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Opponents of 'Drag Queen Storytime' push council to shut it down

Nearly 20 people signed up to speak publicly on the controversial program, which is embroiled in a lawsuit.

HOUSTON — Opponents of Houston Public Library's "Drag Queen Storytime" are once again pushing the city to shut it down, voicing their concerns to City Council members Tuesday.

Nearly 20 people, some from a group calling themselves “Mass Resistance Texas," signed up to speak on the program, which has drawn controversy since its debut at a Heights neighborhood library in July.

Drag Queen Storytime’s creators say it’s part of a national program that aims to promote love and acceptance.

In October, opponents sued the library system and Mayor Sylvester Turner, trying to stop the program. They claim they’re not against the LGBTQ community, but instead, the library’s actions.

Plaintiffs argue the program favors “secular humanism," violating the First Amendment’s Establishment Clause on religion.

“My church can’t come to this library across the street and talk to my kids, and I don’t believe that other people should be able to come in there and speak to the children because they’re simply not able to understand everything,” said Charles Warford, speaking to City Council on Tuesday.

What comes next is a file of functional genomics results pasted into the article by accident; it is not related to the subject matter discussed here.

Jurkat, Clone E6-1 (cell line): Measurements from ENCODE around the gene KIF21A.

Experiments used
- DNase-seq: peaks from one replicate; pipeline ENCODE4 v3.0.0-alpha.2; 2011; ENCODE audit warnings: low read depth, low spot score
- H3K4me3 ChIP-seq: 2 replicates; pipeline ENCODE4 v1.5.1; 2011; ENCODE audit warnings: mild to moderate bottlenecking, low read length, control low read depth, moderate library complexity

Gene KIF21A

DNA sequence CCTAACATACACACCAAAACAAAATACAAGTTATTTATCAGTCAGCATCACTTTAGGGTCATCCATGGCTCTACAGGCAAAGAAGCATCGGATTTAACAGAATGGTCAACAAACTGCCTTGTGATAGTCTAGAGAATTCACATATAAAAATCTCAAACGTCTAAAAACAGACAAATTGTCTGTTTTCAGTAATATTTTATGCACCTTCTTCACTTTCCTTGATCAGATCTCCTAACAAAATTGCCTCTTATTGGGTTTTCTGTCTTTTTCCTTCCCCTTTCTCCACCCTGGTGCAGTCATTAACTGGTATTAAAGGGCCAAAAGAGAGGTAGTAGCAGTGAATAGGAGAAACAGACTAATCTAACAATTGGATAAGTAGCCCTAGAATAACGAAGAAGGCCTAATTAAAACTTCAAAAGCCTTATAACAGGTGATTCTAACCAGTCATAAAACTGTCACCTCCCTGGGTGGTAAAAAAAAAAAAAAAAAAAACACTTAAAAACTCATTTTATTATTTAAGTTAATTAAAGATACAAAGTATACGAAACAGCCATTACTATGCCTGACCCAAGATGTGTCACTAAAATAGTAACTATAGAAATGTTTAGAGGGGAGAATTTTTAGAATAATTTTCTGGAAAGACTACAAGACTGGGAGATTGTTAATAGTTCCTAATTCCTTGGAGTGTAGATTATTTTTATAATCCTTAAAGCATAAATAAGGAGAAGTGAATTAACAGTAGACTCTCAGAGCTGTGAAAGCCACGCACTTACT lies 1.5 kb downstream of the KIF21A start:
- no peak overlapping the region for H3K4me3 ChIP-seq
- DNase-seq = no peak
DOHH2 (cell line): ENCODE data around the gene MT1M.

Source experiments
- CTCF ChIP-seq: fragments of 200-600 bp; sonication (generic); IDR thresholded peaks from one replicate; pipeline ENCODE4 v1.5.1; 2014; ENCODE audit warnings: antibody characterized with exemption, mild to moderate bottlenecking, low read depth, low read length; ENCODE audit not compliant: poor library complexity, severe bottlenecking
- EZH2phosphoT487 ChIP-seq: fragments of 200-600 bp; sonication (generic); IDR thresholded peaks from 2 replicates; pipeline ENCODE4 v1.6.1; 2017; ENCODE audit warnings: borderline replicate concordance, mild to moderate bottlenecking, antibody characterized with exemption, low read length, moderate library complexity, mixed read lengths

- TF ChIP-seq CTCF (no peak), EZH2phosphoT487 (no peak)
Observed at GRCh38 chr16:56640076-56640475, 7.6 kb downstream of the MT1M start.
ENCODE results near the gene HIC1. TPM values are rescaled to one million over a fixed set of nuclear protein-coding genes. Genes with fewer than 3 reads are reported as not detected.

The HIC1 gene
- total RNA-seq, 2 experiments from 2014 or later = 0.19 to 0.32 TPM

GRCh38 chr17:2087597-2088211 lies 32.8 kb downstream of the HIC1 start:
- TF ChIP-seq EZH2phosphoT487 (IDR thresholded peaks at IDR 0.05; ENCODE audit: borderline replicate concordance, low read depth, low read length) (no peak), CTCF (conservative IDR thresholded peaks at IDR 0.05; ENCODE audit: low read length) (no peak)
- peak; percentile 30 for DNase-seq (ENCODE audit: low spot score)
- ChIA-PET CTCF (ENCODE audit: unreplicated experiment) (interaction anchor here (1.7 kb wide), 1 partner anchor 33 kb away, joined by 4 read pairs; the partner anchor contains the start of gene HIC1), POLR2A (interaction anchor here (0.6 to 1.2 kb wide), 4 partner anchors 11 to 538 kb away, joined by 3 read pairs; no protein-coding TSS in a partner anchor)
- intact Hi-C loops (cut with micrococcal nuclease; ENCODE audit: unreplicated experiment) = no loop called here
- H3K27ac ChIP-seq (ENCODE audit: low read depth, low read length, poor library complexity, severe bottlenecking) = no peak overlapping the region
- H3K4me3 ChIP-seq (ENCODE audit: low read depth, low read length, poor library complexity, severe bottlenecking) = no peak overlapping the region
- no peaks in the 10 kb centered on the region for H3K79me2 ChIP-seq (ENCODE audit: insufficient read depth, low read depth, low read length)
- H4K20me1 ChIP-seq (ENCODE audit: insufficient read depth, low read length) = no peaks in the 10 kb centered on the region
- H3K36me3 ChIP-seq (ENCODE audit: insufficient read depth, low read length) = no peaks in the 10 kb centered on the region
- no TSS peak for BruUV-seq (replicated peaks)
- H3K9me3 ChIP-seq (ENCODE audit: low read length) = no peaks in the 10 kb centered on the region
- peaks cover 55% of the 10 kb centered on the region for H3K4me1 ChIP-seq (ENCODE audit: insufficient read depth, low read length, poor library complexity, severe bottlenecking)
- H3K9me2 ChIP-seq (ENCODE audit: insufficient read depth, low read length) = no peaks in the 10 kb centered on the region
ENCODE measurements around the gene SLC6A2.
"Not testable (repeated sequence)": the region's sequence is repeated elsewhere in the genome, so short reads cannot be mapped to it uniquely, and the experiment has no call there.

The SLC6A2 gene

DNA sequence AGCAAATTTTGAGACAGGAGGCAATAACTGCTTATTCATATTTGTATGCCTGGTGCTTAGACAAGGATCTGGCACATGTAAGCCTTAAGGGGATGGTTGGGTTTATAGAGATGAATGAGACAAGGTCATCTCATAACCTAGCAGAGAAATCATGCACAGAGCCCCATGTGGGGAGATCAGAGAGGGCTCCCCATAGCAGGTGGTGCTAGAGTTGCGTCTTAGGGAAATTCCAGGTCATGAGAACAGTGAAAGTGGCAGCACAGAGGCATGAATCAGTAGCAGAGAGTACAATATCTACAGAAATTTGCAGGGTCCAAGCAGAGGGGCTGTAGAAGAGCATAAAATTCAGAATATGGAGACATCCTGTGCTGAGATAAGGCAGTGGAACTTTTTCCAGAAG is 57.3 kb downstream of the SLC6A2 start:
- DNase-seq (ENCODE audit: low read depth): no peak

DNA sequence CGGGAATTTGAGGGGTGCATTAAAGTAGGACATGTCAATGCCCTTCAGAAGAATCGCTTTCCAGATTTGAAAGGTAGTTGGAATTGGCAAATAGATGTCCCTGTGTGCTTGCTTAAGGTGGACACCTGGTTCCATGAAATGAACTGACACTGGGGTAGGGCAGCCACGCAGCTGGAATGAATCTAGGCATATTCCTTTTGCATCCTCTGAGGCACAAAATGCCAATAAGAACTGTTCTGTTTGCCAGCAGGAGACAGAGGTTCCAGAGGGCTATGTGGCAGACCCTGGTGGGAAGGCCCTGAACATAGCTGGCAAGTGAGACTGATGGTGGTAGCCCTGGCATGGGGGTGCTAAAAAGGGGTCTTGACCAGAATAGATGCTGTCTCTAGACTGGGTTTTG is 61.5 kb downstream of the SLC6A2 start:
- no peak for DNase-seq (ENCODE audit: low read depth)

“The point of the matter is this is a voluntary presentation, and children aren’t made to go there, and parents are bringing the children there,” said council member Mike Laster of District J.

Mayor Sylvester Turner has previous pointed out that Drag Queen Storytime is a voluntary program requested by patrons of two libraries that does not use city tax dollars.

On Tuesday afternoon, Mary Benton, Mayor Turner’s press secretary, told KHOU there are no new updates on the lawsuit.

While that case makes its way through the courts, the controversial program continues. Another event is scheduled for Dec. 29 at the Freed-Montrose Neighborhood Library.